GDP, a (totally) useless indicator?

Discussion in 'Economy' started by Pavel, Mar 23, 2011.

  1. Pavel
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    Pavel Rookie

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    Hi everybody,


    I wonder why everybody is always using that indicator which is absolutely non-sense, when we think about it?
    Let me explain:

    1) It doesn't take into account THE NUMBER OF PEOPLE living in a country...
    I mean, that totally doesn't make sense right? The more there are people, the more they have the chance to create value and produce things (if they a smart enough).

    If you pick a country with 5 habitants, and a country with 20 habitants, and if you need at least 5 people to build a car, then the next happens:
    In country 1 everybody is working to produce one car,while in country 2 everybody is working to produce either 4 cars or 1 car and 1 plane.

    How can you possible compare these 2 countries?

    Then you understand how unproductive are the Chinese, when everybody is saying "OMG China they're sooo good"... Man, come on, China is 1,3 Billion people. US is 250 million. There are 5 times more people in China than in US. And US still has a GDP 3 times higher.
    So that's the opposite, actually. Chinese suck.

    People are like "Damn, China became the 2nd economy in the world... wow..." Yeah. They've done a little bit more than Japan, with a population 7 times bigger.

    And what about EU? Do we count EU as one signle area, or country by country? Etc. etc.

    This is why I think every GDP indicator should be brought down to a base denominator of population.

    2) It doesn't take into account where the production comes from:
    Take for example Saoudi Arabia, Russia, and Libya... of course you've all understood what they have in common: oil.
    And that's all what they have and what they can do: pump oil. They are unable to build something from scratch and sell it. They have the chance to have such a resource on their lands but we all know that it will soon be over, firstly because of the green energies, and secondly because by 2050 the oil resources will end anyway.

    Then what will these countries do? Their GDP will sink and the whole countries with it.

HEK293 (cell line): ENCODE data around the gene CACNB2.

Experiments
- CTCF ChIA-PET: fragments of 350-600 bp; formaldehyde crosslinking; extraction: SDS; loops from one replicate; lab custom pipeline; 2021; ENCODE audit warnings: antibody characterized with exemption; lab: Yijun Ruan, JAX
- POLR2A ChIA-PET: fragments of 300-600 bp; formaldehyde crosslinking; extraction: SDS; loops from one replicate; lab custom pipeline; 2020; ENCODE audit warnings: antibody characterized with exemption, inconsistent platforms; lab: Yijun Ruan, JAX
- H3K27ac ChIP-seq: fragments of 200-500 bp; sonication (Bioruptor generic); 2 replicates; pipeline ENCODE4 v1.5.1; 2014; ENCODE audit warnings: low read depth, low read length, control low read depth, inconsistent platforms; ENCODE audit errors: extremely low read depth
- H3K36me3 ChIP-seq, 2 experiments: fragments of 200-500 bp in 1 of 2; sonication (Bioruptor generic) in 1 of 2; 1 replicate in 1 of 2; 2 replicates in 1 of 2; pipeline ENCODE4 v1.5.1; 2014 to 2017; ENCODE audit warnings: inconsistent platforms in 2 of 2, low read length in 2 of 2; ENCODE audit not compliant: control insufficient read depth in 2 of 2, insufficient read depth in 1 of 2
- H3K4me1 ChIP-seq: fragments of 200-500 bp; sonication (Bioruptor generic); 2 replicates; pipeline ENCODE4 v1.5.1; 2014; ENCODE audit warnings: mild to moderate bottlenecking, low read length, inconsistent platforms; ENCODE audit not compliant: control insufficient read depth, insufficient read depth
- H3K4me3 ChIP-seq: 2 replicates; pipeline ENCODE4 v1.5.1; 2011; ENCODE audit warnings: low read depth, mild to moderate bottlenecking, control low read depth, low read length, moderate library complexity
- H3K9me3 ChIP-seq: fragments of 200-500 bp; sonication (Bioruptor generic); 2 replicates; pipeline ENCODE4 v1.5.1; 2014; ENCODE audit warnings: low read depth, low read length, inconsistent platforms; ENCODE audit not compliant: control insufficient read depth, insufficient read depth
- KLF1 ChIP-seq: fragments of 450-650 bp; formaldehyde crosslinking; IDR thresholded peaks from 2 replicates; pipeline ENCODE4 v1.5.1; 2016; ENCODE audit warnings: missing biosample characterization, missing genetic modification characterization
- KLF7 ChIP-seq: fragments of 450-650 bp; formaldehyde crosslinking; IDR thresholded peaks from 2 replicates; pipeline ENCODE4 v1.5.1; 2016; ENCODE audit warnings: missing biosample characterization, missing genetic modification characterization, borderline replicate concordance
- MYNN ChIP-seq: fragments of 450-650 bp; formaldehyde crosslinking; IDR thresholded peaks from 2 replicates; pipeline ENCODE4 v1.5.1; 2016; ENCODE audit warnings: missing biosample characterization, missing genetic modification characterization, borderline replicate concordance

This brings us to the 3rd point.

    3) In doesn't take into account the distribution of this value among the population.
    Taking the same examples as in point 2, those who pump oil and possess the lands have looooots of money, while the populations are still in mid-misery.
     
    Last edited: Mar 23, 2011
  2. JWBooth
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    JWBooth Gold Member

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    What would you suggest as a gauge to replace the gdp?
     
  3. Pavel
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    Pavel Rookie

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    Well it depends if we really need to replace it or not.

    It can remain an indicator as it is, but we can't use it to compare countries between them.

    I think a good indicator would be GDP brought down to a common denominator.

    For example,

    US GDP: 14 624 184 millions of $
    China GPD: 5 745 133 millions of $

    US Population: 250 000 000
    China Population: 1 300 000 000

    Therefore, if we want to compare the actual real performance of a population, then :
    US GDP/Pop: 58,49
    China GDP/Pop: 4,41

    Therefore, US is 13 times more productive than China.

    Too many people tend to view GDP as a universal comparison tool while it's not the case.

    Then, what concerns the resources, it should be more difficult and accurate and calculated country by country by taking into account the productivity generated by, let's say, oil sector (resources), and other industries to determine the percentage of natural resources in the GDP.

    Finally, the population benefit from that GDP is more harder to consider, but we can do it by taking into account the average salary amount, for example, or the purchasing power, etc.
     
  4. boedicca
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    boedicca Uppity Water Nymph Supporting Member

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    No intelligent person trying to understand the economy focuses on only One Metric.
     
  5. william the wie
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    william the wie Gold Member